Canada and South Korea are currently negotiating an FTA. The talks began in July 2005 but are yet to be concluded.
Both countries are aiming for a comprehensive agreement, with the Canadian government’s sights set on increasing food and forestry exports to Korea. But the implications for Canada are huge. Canada currently imports more cars than it exports and a deal with Seoul — headquarters of KIA, Hyundai and Daewoo (GM) — could gut Canada’s industry and with it 15,000 jobs. Korean farmers, labour groups and consumers, for their part, expect negative impacts on Korean food and agriculture. This includes strong potential problems around beef (numerous outbreaks of mad cow disease have already occurred in Canada) and barley.
last update: May 2012 | logo from the Canadian Auto Workers Local 200
The absence of a free trade deal between South Korea and Canada is the weakest link in their bilateral relations, and the two countries need to conclude one this year to deepen their partnership in a wider range of areas, Canada’s visiting governor general said Tuesday.
Korean President Lee Myung-bak and Canadian Prime Minister Stephen Harper have agreed to re-open negotiations for a bilateral free trade agreement within this year.
With the US Congress approving its free trade deal with South Korea last week, Canadian pork could soon be shut out of its third largest market.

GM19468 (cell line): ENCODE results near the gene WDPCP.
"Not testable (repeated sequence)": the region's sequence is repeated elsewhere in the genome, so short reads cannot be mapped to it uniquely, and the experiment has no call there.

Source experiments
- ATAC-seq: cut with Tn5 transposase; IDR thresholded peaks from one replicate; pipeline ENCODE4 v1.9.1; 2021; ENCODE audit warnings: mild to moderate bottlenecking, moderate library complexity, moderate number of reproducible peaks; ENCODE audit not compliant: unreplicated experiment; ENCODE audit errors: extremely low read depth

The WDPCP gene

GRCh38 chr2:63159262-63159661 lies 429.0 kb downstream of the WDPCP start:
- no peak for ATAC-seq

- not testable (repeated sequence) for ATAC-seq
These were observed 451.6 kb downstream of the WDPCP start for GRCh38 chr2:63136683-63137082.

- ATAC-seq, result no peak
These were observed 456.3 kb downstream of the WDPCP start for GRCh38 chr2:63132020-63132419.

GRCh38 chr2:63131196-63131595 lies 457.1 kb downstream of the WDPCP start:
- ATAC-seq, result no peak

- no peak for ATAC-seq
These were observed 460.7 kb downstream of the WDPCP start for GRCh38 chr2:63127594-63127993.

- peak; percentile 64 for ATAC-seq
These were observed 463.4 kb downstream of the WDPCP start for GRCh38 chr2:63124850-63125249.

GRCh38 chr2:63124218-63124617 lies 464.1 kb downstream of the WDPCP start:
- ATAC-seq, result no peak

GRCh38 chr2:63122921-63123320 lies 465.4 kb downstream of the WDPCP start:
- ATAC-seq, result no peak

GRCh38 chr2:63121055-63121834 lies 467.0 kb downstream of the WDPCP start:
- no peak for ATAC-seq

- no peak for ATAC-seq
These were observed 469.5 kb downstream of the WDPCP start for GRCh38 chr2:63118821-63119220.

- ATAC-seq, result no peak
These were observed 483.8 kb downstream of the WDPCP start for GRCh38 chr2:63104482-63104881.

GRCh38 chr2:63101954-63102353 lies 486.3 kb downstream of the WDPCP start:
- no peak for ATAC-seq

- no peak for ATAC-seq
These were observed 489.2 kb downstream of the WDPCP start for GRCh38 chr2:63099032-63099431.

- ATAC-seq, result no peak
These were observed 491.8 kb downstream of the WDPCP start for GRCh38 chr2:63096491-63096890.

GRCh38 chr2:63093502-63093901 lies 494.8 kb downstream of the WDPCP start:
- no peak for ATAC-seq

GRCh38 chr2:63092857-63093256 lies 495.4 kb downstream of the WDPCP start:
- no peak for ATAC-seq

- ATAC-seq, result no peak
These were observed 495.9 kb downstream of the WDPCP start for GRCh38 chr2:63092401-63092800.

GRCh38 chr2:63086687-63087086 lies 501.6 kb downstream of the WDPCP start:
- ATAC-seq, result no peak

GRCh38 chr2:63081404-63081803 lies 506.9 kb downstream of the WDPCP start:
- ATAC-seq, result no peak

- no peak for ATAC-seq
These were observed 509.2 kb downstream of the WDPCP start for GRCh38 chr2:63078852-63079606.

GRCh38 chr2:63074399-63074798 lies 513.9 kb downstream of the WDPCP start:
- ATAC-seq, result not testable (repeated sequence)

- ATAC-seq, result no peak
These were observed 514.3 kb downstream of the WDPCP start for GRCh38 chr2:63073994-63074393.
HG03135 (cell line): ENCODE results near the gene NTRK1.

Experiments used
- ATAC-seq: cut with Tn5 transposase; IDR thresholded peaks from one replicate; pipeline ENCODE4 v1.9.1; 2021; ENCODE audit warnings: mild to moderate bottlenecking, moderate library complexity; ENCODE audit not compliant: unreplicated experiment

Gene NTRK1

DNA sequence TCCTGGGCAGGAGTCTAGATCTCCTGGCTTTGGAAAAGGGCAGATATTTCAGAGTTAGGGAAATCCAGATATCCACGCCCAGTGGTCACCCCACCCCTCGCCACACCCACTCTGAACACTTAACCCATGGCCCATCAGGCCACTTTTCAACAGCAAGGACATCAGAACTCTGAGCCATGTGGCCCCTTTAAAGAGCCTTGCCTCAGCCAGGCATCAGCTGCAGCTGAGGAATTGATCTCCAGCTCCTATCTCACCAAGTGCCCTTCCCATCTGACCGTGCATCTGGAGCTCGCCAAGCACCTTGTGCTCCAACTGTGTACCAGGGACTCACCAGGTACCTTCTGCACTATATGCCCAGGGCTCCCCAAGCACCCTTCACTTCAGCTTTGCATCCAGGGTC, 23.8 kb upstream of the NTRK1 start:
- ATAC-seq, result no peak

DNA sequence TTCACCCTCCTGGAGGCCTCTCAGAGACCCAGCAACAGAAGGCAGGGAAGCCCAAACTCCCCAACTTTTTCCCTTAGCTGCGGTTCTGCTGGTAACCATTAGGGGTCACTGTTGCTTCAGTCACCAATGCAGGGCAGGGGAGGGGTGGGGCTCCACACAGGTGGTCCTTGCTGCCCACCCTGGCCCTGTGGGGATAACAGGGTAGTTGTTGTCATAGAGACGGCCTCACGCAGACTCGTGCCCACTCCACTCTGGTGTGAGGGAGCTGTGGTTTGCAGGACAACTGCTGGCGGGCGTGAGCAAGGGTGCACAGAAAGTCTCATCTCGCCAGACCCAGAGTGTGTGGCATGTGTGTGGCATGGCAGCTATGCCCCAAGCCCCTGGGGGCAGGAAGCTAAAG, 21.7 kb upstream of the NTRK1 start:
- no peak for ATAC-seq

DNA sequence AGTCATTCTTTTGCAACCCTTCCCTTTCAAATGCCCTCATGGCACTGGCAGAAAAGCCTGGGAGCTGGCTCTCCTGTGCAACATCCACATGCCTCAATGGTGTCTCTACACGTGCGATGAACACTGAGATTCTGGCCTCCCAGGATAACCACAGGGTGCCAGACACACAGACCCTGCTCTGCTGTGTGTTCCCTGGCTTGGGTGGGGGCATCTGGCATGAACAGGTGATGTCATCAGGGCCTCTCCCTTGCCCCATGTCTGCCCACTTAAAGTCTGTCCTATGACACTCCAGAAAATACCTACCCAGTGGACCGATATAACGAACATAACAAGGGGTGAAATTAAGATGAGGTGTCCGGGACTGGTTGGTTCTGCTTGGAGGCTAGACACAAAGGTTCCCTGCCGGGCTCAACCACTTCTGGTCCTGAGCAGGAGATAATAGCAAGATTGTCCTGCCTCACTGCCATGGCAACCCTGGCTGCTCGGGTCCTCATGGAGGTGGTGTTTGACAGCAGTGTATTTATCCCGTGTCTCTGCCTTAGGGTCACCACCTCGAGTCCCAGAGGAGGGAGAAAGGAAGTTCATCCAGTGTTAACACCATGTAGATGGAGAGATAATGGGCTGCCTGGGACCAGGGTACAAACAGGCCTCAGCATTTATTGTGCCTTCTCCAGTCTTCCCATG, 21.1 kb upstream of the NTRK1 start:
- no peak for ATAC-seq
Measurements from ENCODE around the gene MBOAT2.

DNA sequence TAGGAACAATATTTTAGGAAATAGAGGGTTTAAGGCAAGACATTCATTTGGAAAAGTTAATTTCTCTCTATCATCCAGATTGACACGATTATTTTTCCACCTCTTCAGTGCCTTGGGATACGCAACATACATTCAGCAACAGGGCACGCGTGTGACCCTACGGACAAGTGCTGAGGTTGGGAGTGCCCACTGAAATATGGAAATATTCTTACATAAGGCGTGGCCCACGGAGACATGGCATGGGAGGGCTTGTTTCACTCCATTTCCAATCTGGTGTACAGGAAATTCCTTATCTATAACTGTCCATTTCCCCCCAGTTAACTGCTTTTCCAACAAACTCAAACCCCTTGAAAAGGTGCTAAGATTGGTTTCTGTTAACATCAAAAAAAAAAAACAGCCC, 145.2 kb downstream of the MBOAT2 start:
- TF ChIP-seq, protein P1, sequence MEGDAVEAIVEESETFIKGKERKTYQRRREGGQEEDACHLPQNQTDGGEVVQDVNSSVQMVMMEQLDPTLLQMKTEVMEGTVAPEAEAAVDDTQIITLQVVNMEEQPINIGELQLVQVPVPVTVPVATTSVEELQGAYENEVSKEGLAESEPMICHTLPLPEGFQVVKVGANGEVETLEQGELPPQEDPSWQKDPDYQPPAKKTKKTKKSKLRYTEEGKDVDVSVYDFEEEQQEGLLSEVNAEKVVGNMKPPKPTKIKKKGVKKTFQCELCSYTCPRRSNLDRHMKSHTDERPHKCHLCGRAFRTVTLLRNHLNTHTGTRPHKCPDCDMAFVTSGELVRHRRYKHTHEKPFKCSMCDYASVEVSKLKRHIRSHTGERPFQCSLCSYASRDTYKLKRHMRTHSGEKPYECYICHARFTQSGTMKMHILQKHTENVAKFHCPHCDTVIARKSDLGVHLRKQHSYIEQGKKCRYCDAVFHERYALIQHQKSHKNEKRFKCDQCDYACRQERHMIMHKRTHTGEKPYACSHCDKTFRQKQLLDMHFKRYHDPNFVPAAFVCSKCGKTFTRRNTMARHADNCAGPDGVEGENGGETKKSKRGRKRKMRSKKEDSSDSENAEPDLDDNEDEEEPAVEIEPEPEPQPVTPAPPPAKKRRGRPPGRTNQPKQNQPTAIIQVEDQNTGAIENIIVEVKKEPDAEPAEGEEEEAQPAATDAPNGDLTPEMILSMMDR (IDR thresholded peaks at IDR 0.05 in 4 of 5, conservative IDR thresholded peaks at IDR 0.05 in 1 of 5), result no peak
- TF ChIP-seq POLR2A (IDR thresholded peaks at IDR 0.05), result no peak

A coalition of Canadian agricultural commodity groups is calling on Canada’s premiers and agriculture ministers to express their support the immediate resumption of free trade talks with the Republic of Korea.
It is Canada’s forgotten trade deal.
Free trade negotiations with South Korea began in 2004. And nearly seven years later, there’s still no pact.
Canadian pork producers and packers fear consequences of lagging behind Chile, United States and Europe in key Asian market
Canadian companies risk losing ground in South Korea now that both the United States and the European Union have sealed free-trade deals with the Asian export powerhouse.
Korea is wiling to lift its six-year-old ban on Canadian beef, President Lee Myung-bak sad yesterday after a summit with Canadian Prime Minister Stephen Harper.
Trade Minister Stockwell Day, in Asia on a 10-day mission, took steps Thursday to improve Canada’s trading partnerships in the region even as relations with South Korea worsened over that country’s "unjustified ban" of Canadian beef.
New South Korean Ambassador Ha Chan-ho says the financial crisis has put the brakes to finishing the Canada-Korea free trade agreement.